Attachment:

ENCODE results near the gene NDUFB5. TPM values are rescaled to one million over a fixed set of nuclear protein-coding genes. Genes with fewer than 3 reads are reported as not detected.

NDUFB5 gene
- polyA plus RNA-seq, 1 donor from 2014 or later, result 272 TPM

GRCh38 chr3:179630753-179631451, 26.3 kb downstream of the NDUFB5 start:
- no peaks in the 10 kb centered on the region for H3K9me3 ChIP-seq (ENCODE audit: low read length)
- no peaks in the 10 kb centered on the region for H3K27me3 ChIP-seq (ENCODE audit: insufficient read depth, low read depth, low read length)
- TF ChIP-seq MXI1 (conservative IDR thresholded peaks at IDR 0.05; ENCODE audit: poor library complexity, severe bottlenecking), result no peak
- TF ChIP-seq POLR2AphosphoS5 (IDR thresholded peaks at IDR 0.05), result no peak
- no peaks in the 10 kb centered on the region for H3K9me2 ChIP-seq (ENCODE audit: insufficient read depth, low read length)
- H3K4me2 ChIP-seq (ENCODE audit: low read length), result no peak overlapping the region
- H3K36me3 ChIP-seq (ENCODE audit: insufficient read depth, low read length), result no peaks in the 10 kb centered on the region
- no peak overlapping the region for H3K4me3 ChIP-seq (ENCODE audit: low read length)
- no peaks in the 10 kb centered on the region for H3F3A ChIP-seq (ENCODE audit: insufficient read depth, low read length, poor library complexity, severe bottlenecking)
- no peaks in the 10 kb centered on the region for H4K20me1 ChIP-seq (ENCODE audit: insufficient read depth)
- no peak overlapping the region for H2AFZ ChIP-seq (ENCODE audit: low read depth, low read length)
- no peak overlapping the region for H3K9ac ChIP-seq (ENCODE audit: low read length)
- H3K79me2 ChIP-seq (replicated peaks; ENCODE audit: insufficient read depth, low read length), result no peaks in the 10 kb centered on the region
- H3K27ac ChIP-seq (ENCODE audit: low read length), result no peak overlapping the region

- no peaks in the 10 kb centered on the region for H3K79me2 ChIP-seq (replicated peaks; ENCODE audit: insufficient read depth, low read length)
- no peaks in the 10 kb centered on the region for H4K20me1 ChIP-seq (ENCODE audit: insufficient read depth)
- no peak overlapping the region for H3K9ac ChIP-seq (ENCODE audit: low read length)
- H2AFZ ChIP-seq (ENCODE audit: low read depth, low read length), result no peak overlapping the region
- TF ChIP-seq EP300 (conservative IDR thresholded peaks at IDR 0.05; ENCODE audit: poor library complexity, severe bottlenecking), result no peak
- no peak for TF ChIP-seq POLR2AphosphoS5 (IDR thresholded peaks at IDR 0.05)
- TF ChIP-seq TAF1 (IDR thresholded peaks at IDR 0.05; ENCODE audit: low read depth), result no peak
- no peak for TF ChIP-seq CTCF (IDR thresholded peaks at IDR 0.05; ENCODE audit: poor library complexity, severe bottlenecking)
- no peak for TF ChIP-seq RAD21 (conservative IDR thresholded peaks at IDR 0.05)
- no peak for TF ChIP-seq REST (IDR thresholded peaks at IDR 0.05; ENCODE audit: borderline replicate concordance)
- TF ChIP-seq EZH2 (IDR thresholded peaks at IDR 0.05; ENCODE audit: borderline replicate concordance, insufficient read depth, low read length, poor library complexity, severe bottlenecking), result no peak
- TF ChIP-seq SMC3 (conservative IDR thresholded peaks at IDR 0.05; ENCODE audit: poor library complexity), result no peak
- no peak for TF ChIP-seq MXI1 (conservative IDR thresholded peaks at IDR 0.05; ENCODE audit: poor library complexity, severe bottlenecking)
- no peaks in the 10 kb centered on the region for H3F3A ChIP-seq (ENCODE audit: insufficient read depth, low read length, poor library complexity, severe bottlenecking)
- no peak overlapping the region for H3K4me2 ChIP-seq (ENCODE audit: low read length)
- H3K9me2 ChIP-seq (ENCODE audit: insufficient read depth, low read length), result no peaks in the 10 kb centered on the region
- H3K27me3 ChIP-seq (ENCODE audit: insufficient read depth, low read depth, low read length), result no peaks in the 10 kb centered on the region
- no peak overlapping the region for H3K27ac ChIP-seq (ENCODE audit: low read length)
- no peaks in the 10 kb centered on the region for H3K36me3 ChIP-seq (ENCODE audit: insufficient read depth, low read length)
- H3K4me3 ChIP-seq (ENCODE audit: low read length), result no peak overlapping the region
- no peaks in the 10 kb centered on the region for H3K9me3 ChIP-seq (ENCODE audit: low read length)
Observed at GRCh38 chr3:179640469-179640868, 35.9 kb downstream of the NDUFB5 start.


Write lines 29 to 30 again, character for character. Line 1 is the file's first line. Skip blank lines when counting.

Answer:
- TF ChIP-seq EZH2 (IDR thresholded peaks at IDR 0.05; ENCODE audit: borderline replicate concordance, insufficient read depth, low read length, poor library complexity, severe bottlenecking), result no peak
- TF ChIP-seq SMC3 (conservative IDR thresholded peaks at IDR 0.05; ENCODE audit: poor library complexity), result no peak